While companies are starting to transition to flexible work environments, there is still a huge chunk of companies worldwide that don’t allow remote work. OWL Labs estimate that about 44% of the world’s companies continue to permit any form of remote work.
However, a recent event is starting to shake up this figure: the COVID-19 outbreak.
The disease outbreak caused massive shocks in economic activity all over the world. This is especially true in highly affected countries such as Mainland China. If the outbreak were to persist for the months to come, the paralysis of business operations is simply not permissible.
In countries where the infection rates aren’t as high, while business operations are going on as usual, the possibility of an outbreak within a company cannot be eliminated.
The shocks from on-going outbreaks and the prevention of one to begin with in workplaces can both be counteracted by considering the acceleration of systems that will allow remote work.
While the COVID-19 outbreak is bound to end eventually, its accelerating effect in the future of work will be definitely withstanding if the frameworks are properly laid down.
Surge in demand
As early as now, this effect of the COVID-19 is clearly felt. Video conferencing software company, Zoom, has recorded an increase of 2.2 million monthly active users — a 44 percentage point increase — as of February 2020. This is their best month since going public in April last year.
In order to cater to this surge due to the outbreak, Zoom lifted the 40-minute limit on video conferences for free users in China.
Among the countries that increased the use of remote working tools include China, South Korea, Japan, Italy, amongst others. These areas are also the prime customers of Zoom as of the moment.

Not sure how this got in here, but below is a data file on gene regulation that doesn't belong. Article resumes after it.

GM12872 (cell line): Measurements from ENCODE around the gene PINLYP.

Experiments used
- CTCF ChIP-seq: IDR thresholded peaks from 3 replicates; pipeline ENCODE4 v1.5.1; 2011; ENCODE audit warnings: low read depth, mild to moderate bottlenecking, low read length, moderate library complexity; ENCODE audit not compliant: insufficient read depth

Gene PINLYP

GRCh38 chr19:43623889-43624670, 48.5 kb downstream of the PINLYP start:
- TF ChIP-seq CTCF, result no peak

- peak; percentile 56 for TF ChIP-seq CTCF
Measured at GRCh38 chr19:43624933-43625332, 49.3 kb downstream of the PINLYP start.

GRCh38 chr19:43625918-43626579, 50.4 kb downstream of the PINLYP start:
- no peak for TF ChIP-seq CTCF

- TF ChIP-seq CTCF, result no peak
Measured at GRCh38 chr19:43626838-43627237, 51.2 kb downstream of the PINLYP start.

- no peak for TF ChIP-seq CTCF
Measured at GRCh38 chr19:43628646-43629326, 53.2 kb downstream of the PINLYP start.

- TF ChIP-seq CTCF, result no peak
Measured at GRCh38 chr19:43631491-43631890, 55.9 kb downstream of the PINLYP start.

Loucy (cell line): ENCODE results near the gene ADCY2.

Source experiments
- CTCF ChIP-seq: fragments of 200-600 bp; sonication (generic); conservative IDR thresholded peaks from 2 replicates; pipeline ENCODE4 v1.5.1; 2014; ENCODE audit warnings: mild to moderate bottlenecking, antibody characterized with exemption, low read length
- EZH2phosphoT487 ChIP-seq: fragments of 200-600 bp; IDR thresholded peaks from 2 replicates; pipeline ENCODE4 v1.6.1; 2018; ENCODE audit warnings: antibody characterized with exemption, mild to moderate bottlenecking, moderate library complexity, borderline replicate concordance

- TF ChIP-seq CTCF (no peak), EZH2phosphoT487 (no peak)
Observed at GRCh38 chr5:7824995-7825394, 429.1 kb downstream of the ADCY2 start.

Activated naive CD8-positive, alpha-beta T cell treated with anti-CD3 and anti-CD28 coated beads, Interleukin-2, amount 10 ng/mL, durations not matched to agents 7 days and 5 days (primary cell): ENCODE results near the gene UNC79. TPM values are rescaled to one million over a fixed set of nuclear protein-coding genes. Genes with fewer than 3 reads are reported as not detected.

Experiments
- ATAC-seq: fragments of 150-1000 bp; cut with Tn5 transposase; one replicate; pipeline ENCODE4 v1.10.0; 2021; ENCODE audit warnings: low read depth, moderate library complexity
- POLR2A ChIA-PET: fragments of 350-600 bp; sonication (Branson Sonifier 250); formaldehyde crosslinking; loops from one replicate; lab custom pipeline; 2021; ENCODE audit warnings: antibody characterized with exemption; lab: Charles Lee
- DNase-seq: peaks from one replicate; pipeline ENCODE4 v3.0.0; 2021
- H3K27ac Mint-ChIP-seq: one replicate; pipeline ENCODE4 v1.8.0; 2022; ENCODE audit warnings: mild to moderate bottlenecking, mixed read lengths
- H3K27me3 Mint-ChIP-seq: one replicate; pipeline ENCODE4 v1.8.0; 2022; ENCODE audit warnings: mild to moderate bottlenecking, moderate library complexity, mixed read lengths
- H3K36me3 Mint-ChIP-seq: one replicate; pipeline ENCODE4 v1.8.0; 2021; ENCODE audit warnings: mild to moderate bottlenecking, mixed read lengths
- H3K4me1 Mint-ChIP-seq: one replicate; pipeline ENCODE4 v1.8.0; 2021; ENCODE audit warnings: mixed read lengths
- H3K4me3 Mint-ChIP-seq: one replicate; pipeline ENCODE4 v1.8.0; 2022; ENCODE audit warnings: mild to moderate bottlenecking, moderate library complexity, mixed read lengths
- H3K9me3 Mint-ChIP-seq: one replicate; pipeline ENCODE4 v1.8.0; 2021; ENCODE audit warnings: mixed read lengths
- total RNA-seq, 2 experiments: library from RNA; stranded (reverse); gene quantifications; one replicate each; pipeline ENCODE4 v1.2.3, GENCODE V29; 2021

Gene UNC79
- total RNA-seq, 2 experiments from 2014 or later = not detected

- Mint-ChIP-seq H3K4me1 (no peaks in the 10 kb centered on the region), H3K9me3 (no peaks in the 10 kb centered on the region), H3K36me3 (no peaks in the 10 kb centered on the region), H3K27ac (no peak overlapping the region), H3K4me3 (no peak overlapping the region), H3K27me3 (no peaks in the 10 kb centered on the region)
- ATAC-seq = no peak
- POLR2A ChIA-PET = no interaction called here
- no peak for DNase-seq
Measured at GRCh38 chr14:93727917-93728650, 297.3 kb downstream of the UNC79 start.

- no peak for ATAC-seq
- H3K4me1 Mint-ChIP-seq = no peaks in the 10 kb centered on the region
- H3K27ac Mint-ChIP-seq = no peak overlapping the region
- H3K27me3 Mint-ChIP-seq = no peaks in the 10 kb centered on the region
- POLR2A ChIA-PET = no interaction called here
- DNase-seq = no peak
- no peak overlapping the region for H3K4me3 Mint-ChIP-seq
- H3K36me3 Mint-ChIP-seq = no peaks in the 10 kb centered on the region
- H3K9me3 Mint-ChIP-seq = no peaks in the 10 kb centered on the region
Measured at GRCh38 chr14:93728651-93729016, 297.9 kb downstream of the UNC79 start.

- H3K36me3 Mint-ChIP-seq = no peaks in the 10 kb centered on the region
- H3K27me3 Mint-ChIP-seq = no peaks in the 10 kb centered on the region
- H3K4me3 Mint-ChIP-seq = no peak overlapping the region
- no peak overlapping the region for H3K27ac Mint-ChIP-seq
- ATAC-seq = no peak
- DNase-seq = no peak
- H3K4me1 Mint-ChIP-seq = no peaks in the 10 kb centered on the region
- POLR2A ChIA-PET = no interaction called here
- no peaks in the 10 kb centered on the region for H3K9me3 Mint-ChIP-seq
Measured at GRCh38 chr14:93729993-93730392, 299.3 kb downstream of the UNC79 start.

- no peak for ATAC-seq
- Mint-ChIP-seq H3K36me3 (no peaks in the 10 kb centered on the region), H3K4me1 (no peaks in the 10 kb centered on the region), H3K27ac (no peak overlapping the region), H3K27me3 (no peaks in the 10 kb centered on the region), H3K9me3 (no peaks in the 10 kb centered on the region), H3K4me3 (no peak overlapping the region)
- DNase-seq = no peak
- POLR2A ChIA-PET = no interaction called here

“ We have been in constant touch with our employees in regions impacted by the epidemic, as well as our customers in those areas, and we’re providing support in every way we can,” Zoom CEO Eric Yuan said in a blog post.
The Centers for Disease Control and Prevention (CDC) also encourages businesses to implement flexible work hours and work sites. This is a form of social distancing that can aid in slowing down the spread of the disease.
“For employees who are able to telework, supervisors should encourage employees to telework instead of coming into the workplace until symptoms are completely resolved,” CDC said.
To make this happen, CDC suggested to businesses a revisiting of their existing information technology and infrastructure in order to ensure that they are capable of supporting multiple employees that are working from home.
Some of the technologies recommended by ZDNet include:
- Webcams for video conferencing
- A high-quality headset
- “On the air” signs, to prevent disturbance during meetings
- Virtual Private Networks (VPN) to maintain online security
- Productivity, collaboration, and business applications that will facilitate the management of a large number of people working remotely.